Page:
Electronic artist Jamie xx is best known as a member of The xx, but started gaining solo fame in 2010 with the release of his Gil Scott-Heron remix album We’re New Here. In Colour is Jamie’s solo debut and while there are moments reminiscent of The xx, especially when bandmates Romy Croft or Oliver Sim handle vocals, this is most assuredly not an xx album. Jamie brings together all the various UK electronic styles (UK garage, wonky, dubstep, house, etc.), but adds different sounds to them (most interestingly a steel drum on “Just Saying” and guests Young Thug and Popcaan on lead single “I Know There’s Gonna Be (Good Times)”) to add a rare freshness that elevates the album to a new level. Listening to In Colour is reminiscent of the first 2013 listens to Disclosure’s Settle (in excitement much more than sound), and it seems likely In Colour will have as large an impact on popular music as Settle did.
Formed in Los Angeles, but recently relocated to Philadelphia, Girlpool is a duo, Cleo Tucker and Harmony Tividad, making DIY garage punk that feels incredibly vulnerable due largely to the absence of any sort of percussion. Before the World Was Big, the band’s first full length following last year’s excellent s/t EP, features vocal harmonies and personal lyrics that draw the listener in to the point where it feels like Tucker and Tividad are your friends and you’re just hanging out in the backyard on a sunny summer evening. At a mere 24 minutes, however, the album is a brief hang crying out for (and deserving) repeated listens.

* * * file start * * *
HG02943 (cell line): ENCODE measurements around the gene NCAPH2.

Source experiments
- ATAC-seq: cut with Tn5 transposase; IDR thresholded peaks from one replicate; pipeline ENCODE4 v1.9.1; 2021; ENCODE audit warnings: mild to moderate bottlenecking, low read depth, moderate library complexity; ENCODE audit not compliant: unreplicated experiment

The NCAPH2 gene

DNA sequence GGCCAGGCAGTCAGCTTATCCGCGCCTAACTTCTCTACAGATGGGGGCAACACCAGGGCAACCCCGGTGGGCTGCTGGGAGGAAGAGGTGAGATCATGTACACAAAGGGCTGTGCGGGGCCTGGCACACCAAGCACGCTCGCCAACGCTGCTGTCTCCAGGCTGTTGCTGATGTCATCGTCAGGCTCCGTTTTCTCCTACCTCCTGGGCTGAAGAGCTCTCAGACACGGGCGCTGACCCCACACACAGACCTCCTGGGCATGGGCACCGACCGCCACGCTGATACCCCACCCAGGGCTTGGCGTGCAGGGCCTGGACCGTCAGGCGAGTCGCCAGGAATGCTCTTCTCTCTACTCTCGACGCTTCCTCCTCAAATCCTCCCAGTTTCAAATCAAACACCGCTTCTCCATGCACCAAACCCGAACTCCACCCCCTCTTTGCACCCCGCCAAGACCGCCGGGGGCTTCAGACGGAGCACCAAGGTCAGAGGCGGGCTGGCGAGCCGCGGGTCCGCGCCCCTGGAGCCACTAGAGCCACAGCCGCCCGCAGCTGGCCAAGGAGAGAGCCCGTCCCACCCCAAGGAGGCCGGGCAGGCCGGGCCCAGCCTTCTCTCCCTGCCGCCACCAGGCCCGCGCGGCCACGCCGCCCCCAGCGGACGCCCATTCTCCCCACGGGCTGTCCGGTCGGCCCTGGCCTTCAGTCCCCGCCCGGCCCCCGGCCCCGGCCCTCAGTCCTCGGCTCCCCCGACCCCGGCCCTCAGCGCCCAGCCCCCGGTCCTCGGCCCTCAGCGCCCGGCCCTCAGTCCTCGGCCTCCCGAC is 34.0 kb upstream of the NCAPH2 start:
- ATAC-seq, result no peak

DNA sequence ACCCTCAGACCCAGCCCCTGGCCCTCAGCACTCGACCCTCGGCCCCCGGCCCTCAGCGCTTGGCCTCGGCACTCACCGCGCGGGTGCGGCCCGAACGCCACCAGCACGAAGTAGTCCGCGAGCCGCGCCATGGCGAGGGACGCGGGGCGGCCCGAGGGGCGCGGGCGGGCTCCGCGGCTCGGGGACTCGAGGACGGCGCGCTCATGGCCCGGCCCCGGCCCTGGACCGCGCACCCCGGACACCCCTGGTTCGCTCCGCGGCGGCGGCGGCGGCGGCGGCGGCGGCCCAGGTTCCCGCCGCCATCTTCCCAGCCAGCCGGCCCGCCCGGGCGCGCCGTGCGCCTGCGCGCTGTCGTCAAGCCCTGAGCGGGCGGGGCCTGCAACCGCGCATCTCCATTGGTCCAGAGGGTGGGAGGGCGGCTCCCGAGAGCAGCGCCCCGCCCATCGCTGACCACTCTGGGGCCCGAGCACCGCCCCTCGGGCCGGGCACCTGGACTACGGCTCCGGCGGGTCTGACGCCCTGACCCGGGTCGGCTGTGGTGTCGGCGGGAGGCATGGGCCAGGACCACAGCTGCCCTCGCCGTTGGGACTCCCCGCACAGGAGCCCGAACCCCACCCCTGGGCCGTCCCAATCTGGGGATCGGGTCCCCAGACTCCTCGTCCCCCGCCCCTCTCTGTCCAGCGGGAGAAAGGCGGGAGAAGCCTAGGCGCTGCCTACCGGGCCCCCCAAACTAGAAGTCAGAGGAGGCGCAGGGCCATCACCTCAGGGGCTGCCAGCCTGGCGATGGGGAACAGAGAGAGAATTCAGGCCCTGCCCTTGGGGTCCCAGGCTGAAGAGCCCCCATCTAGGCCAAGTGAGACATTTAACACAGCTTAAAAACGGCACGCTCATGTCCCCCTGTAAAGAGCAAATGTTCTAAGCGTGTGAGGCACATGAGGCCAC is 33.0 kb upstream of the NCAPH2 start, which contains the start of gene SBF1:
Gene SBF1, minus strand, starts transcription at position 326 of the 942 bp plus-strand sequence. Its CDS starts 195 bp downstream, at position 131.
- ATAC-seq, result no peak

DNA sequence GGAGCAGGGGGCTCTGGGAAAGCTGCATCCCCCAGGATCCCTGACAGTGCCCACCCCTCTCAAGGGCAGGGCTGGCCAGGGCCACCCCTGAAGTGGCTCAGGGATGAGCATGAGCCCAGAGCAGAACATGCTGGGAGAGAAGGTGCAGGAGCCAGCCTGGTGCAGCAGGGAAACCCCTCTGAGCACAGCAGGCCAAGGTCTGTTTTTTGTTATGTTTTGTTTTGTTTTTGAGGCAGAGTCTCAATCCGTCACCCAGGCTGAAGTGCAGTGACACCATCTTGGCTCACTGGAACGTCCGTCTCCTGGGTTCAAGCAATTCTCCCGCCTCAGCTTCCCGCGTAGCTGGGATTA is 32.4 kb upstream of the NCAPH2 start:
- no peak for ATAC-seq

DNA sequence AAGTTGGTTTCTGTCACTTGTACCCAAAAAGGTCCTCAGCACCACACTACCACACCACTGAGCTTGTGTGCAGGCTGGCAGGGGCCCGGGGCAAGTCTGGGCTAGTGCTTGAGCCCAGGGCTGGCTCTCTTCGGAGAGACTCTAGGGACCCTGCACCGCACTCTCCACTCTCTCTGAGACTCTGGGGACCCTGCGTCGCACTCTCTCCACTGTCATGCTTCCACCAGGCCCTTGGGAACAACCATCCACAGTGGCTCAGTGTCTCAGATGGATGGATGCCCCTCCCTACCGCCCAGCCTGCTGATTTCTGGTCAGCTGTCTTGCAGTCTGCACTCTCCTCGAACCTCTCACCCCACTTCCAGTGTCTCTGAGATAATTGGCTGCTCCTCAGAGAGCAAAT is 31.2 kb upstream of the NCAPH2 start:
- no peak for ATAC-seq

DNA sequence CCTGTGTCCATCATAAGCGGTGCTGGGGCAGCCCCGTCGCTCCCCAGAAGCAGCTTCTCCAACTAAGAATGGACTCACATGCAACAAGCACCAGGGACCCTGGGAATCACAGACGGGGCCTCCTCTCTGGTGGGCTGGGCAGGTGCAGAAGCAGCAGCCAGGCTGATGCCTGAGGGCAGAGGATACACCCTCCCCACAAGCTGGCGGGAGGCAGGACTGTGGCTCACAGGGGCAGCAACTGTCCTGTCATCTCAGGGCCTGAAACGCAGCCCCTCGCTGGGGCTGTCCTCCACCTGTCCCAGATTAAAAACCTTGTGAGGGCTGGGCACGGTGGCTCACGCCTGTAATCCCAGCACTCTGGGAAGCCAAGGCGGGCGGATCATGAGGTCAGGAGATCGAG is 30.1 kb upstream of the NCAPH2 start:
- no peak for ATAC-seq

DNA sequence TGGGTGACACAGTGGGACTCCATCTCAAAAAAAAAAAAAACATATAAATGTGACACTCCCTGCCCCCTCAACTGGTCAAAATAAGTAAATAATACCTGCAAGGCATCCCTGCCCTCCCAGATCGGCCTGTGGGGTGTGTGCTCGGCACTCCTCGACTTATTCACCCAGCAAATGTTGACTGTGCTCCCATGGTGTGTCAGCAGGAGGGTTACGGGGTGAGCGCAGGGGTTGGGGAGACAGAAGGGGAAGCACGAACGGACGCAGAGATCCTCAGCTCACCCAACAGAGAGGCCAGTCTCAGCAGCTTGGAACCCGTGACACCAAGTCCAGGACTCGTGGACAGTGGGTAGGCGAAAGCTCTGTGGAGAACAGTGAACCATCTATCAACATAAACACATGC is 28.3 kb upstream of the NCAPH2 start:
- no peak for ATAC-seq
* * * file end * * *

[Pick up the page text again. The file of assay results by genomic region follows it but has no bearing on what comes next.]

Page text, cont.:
The South Side of Chicago has been putting out plenty of excellent drill artists over the last few years (most notably Chief Keef, Lil Reese, and King Louie), but none have really been able to make the jump from mixtapes to a major label. Next to make the attempt is Lil Durk (best known for “Dis Ain’t What U Want” off 2013’s Signed to the Streets tape). Remember My Name, released by Def Jam, does a far better job transitioning the drill sound (slowed down trap beats and grim, nihilistic lyrics) to a major than Keef’s Finally Rich and its other predecessors. The lyrics remain pitch black and violent, but there are some concessions made (e.g. Jeremih crooning on “Like Me”) that could, at least in theory, make drill more widely palatable without alienating current fans.
Also new this week: Daughn Gibson – Carnation, Florence + the Machine – How Big, How Blue, How Beautiful, and Sun Kil Moon – Universal Themes.
An author and editor at MiG, Craig lives in Minnesota with his wife and son and is an attorney in his real life. Once upon a time Craig played the trumpet and spent four years in the Hawkeye Marching Band and pep band. These days Craig finds himself most often listening to experimental rock, hip hop, and post punk, but you can see everything he's listening to at: www.last.fm/user/cafreema Craig is not ashamed to admit the first concert he ever attended was New Kids on the Block.
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